LONDON -- It is now more than 200 days since 219 Nigerian girls were ambushed in the grounds of their school, kidnapped and forced into captivity by the terrorist group Boko Haram.
This, and a hundred other violations of children's rights from Syria to Sudan, is the theme of a conference today that will commemorate the 25th anniversary of the most widely signed convention of all time, the Convention on the Rights of the Child.
Today, 25 million children are displaced refugees, exiled from their country with the likelihood that they will be refugees for 10 years. But the violations of children's rights extend beyond conflict zones. Today, 10 million school age children are forced into child marriage, 215 million are in child labor and 32 million girls are excluded from school -- many because of discrimination against them.
Yet, side by side with the helplessness of the captive Nigerian schoolgirls is the demand of a girl's movement called Bring Back Our Girls, which refuses to be cowed by the threats from Boko Haram to kill them. And the rising tide of young people's anger against violations of their rights is part of a pattern across the world; girls and boys themselves doing more than the adults who should be helping them to stand up and fight for their rights.
In short, what the world is seeing in 2014 is a liberation fight to end child marriage, child labor, child trafficking and the discrimination against girls to ensure that -- through compulsory universal education and other reforms -- these violations are brought to an end.
Last month campaigners for children's rights were given a boost with the announcement that Kailash Satyarthi, the anti-child labor campaigner, and the girls' rights leader Malala Yousafzai had jointly won the Nobel Peace Prize.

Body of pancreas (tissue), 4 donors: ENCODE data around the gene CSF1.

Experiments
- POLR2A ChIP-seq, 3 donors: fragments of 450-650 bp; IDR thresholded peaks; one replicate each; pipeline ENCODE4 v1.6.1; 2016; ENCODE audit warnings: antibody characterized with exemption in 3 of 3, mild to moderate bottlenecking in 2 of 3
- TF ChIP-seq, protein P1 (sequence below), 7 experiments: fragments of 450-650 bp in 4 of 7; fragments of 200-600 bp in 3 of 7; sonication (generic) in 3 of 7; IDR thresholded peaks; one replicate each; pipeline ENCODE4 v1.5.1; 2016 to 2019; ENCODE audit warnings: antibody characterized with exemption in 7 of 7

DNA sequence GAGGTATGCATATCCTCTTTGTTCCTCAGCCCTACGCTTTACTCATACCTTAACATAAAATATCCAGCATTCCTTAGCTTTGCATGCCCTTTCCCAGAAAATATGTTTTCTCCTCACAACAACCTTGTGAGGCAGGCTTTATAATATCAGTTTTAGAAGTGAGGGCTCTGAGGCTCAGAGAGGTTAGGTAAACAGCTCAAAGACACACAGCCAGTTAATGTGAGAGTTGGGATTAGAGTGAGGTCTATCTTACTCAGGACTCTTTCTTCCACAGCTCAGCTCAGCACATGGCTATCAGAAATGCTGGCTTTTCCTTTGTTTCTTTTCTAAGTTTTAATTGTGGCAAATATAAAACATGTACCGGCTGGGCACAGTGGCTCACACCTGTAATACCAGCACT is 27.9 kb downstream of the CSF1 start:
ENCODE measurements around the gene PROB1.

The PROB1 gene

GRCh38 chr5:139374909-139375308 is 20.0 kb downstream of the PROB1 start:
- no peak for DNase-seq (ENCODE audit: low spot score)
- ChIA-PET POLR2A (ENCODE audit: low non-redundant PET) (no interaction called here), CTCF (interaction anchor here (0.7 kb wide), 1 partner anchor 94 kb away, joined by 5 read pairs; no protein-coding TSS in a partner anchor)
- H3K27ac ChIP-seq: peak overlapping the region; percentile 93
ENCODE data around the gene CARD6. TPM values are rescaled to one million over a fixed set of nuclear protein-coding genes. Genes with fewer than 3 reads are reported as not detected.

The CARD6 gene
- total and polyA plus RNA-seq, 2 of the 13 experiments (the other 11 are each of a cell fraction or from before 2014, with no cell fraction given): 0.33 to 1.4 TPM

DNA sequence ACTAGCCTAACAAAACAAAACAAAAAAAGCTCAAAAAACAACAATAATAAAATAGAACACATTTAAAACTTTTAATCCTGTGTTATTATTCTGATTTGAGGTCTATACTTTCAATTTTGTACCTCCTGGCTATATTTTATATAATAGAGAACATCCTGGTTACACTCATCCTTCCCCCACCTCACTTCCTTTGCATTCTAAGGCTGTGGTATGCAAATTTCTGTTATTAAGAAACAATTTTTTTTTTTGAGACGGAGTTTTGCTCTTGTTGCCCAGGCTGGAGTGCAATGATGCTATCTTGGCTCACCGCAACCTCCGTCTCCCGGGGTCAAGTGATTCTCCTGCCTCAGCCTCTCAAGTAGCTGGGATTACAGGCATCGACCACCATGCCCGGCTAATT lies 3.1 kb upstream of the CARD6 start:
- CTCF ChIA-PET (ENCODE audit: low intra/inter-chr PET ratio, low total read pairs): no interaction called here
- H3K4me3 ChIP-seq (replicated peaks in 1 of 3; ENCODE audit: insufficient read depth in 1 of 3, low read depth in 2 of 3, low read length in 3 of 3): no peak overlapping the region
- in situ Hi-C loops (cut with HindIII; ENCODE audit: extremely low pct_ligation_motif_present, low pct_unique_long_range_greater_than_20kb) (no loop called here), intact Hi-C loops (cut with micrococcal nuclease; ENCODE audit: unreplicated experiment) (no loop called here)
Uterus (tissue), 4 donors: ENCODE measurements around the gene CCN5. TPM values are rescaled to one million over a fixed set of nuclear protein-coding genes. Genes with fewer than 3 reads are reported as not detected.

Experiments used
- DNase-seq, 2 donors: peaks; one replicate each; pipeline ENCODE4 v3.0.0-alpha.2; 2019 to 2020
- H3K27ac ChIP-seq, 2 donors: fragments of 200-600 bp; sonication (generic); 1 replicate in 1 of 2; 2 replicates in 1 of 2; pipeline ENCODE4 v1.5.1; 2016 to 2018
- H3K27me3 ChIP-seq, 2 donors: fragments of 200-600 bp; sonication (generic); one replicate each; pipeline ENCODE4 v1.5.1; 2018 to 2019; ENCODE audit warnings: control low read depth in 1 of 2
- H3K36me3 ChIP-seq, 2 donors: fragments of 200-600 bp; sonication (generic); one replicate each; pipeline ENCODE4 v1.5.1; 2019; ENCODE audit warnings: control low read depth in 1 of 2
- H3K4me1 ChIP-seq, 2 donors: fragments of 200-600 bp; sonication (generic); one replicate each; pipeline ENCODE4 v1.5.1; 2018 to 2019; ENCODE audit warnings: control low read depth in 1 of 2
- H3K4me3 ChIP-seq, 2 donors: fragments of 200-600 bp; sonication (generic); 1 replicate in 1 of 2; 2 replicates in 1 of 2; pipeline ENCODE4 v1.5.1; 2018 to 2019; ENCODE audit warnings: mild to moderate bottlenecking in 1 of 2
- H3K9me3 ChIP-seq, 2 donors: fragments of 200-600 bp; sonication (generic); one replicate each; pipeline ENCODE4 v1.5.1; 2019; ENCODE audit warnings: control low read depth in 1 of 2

It is the first official recognition that a civil rights struggle led by young people is now underway. And it emphasizes the change we are seeing around the world: Young people themselves are now fighting for their civil rights.
Unwilling to wait for adults to discharge what should be their duties towards children, young people themselves are forming child marriage free zones, anti-slavery coalitions and civil rights groups across the world, from Nepal's Kamlari Children's Forum to Ethiopia's Yellow Movement of students.
In the 1950s, the world fought a civil rights struggle against colonialism, in the 1960s against color discrimination, in the 1970s and 1980s against apartheid. Now it is time to deal with unfinished business -- the continued violation of the rights of children. It is time to declare that ending the exploitation of children, especially girls, and ensuring the right to education is the civil rights cause of our generation.
TAKING THE NEXT STEP -- A CHILDREN'S COURT
So, today, on the anniversary of the CORC, Kailash Satyarthi, Kevin Watkins, head of the Overseas Development Institute and I are calling on the world community to support a new International Children's Court to stamp out the violations of children's rights and set in place a proper reporting and sanctions system.
According to the UN, just one in seven --14 percent -- of country reports are submitted on time, and 33 percent are not submitted even a year later.
Only 10 countries allow children and their representatives to bring cases before the Committee on the Rights of the Child, established by the convention, as part of the review process. Even then the average time lag between registration and final decision in cases taken up by the committee is three-and-a-half years, with no legal obligation on states to review and reform policies even when they are identified as being in violation of international human rights obligations.
One reason is that while great weight is attached to the assessment of legislative provisions, less emphasis is given to enforcement of laws that enact the principles set out in the convention.
THE RIGHT TO PETITION THE COURT
It is for this reason that we propose not only a Children's Court but also that children and their representatives should have the right to petition the court directly. The court should receive and investigate individual petitions, independently monitor performance in member states, and further review areas of concern, including child labor, child marriage and child slavery.
Such a system would also allow us to report on how inequalities in health and education harm the most marginalized children and how compulsory universal education is the best way of combating child labor, forced marriage and discrimination against girls.
About a decade ago, Graca Machel won the case for a reporting system to the UN Security Council through a new Special Representative on Children and Armed Conflict whose work is backed by the threat of sanctions. The same system of representation, presentation and reporting should now be extended to child slavery, hazardous labor and forced marriage.